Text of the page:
The soil under your feet is crawling with invisible life forms. Well, not exactly invisible, but you can’t see them without the help of a microscope. Most people I’ve met don’t know what a protozoa is, or if they do they often have vague associations with things like water contamination and diseases. Protozoa, like bacteria, are not all bad, and there are many species of them that have different functions. I work in a lab where we take soil samples from farms and look for protozoa and other microscopic life in them. Soil protozoa are an important part of the food web that recycles nutrients into forms plants need to grow.
We often host or participate in events that involve teaching the general public about soil life. Every now and then we catch someone’s interest and they hang around asking many questions, which for us is very rewarding. Most people though, find this topic to be quite abstract and distant, possibly even boring but I personally can’t see how that’s possible.
Here is what soil looks like in the microscope, magnified 400x:
On the left is a ciliate, a type of free living protozoa that swims around and catches food using tiny hairs. It’s super cute and fun to watch. On the right is a testate amoeba, just an amoeba, which is another kind of protozoa, that lives in a shell, or “test”. It’s the round thing that looks kind of like a little basket.
Here’s a video I took of my favourite (yes I said favourite) protozoa, called Vorticella, at work in a soil sample. The quality of the video isn’t great but it’s about as good as it gets when you’re holding an iPhone up against a microscope.
Isn’t it cool though? This creature is made up of ONE single cell, yet it is so complex! In the video you can see little bits flowing towards the mouth. It has all these tiny hairs around the opening which flow in a way that creates a vortex and draws material towards it. These are super fun to watch and after five years I still get excited every time I see one. In a water sample I once saw a colony of over 300 and yes, I went around telling everyone in the biology department to come look at it.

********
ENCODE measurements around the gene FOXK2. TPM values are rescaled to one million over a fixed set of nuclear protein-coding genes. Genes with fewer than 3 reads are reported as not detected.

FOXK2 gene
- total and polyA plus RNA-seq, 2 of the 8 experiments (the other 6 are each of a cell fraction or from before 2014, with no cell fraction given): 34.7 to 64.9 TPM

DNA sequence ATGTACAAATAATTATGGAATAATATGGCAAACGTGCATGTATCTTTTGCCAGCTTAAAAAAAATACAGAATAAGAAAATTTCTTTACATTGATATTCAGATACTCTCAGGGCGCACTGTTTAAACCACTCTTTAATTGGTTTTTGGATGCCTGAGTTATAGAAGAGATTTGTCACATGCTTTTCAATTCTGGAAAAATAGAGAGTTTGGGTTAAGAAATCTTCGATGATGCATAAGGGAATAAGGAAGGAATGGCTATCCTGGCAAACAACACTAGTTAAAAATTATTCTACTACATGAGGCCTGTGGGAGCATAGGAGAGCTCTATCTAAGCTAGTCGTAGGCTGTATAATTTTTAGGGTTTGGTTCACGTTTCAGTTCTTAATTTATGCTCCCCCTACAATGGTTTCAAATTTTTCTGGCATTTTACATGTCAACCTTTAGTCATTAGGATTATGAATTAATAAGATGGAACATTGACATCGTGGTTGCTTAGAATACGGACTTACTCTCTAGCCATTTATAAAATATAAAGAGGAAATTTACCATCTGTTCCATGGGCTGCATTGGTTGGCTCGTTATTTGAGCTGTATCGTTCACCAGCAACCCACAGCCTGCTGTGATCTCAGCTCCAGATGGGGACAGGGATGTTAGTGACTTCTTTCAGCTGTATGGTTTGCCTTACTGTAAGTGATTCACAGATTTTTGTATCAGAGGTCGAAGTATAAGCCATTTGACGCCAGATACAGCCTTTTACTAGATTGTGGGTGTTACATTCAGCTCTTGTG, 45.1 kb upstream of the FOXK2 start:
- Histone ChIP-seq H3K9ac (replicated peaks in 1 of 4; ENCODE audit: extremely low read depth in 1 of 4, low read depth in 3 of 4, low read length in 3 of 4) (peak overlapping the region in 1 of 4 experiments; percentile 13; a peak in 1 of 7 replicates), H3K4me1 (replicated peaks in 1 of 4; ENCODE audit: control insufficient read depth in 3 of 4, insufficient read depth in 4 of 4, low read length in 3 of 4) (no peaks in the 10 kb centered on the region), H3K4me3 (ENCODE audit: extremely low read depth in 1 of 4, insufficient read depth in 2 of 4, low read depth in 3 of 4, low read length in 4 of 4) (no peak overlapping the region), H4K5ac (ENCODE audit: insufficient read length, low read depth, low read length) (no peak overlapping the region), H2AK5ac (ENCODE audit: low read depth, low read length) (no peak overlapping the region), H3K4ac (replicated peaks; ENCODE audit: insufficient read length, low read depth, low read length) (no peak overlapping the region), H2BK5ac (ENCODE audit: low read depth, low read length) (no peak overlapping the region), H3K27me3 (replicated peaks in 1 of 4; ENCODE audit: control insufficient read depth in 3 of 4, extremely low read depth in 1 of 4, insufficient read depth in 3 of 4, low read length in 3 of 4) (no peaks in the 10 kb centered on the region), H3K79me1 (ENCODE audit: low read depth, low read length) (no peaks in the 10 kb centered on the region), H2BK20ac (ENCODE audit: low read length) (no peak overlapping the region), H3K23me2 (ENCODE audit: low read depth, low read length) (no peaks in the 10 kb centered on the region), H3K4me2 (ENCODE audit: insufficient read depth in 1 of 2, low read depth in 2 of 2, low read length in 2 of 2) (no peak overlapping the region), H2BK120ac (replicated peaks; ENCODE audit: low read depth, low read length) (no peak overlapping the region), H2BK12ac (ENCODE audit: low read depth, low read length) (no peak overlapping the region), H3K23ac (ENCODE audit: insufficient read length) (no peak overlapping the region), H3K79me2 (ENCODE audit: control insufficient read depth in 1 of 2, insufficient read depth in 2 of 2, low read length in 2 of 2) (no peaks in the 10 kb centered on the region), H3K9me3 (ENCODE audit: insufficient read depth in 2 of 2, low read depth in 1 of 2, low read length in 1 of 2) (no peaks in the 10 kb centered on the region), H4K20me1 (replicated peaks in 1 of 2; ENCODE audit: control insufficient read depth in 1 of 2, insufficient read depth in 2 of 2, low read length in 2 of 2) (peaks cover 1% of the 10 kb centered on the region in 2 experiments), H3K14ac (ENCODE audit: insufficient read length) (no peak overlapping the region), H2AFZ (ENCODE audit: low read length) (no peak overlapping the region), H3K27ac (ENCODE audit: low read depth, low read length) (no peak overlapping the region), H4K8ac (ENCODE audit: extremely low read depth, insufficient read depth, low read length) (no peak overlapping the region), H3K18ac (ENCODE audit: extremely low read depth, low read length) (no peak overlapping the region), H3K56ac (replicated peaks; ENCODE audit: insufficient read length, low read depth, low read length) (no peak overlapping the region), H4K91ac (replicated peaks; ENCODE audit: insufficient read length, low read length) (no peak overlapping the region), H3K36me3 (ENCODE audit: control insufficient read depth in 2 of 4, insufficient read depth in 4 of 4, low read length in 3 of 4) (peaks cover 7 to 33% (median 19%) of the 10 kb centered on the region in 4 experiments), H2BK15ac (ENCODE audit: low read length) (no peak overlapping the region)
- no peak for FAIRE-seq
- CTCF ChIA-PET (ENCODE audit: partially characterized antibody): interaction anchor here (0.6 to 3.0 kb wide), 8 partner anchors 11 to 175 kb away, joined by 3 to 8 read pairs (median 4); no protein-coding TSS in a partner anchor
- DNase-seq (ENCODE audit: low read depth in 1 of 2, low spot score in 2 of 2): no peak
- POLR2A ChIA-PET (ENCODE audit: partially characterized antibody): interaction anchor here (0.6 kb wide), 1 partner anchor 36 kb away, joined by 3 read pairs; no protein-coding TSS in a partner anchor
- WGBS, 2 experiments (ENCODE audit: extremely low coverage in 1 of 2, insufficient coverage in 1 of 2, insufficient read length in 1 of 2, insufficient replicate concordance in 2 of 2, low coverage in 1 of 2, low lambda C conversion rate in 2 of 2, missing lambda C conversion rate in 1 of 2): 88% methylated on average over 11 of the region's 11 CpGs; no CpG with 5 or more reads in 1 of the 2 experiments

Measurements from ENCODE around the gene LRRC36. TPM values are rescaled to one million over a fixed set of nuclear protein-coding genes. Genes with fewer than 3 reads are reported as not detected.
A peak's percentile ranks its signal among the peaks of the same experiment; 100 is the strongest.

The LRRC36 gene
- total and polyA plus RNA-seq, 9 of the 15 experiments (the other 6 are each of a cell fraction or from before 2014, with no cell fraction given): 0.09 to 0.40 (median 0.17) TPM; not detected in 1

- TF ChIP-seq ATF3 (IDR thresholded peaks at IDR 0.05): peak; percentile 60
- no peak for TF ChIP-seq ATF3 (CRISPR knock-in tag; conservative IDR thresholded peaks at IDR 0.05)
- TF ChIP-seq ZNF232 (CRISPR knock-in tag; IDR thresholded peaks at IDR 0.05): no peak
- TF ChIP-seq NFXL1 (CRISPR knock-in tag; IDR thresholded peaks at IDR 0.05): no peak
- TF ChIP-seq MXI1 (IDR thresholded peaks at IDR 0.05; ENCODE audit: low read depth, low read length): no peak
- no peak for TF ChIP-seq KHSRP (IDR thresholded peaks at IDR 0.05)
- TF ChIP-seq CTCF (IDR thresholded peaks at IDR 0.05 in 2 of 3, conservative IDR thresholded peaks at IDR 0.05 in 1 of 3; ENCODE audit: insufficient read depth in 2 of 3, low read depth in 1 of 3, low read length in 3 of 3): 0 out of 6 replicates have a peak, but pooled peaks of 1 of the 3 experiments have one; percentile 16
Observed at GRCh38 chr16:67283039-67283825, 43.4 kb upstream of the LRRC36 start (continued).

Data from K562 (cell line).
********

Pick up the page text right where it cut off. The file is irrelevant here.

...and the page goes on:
Anyway, you can see that these microscope images have a bright white background. The organisms are clear. There are big blobby things and weird abstract shapes, and basically nobody knows what any of this stuff is when they look at it for the first time. I can see why it’s hard to connect what you see in the microscope with what you imagine it looks like in the soil. For most people, soil is just dirt. It’s just dirt and worms. These images are bright white, lively, clean looking, and rather abstract. People can easily dig in the soil and find earthworms, mites, and beetles, but since these other creatures are invisible to the naked eye, it can be hard to wrap your head around the fact that they are in there too.
So I’ve decided to start a series of paintings that attempt to visualize microscopic soil life in context. How might a protozoa look from the perspective of a fellow protozoa? How might these animals look if they could be captured with a regular camera in their natural habitat, rather than isolated under blinding white lights in the microscope?
Here is the first painting in the series and I am very curious to find out how people will react to these. It was very difficult to avoid making the picture look dark and muddy, since that is exactly the environment I’m trying to depict… and many of these creatures appear transparent in the microscope, so adding solidness and colour was quite challenging as well.
I’m hoping that this series will help people connect what they see in the microscope with what they are used to seeing as soil, and give them a better appreciation of these important and fascinating creatures.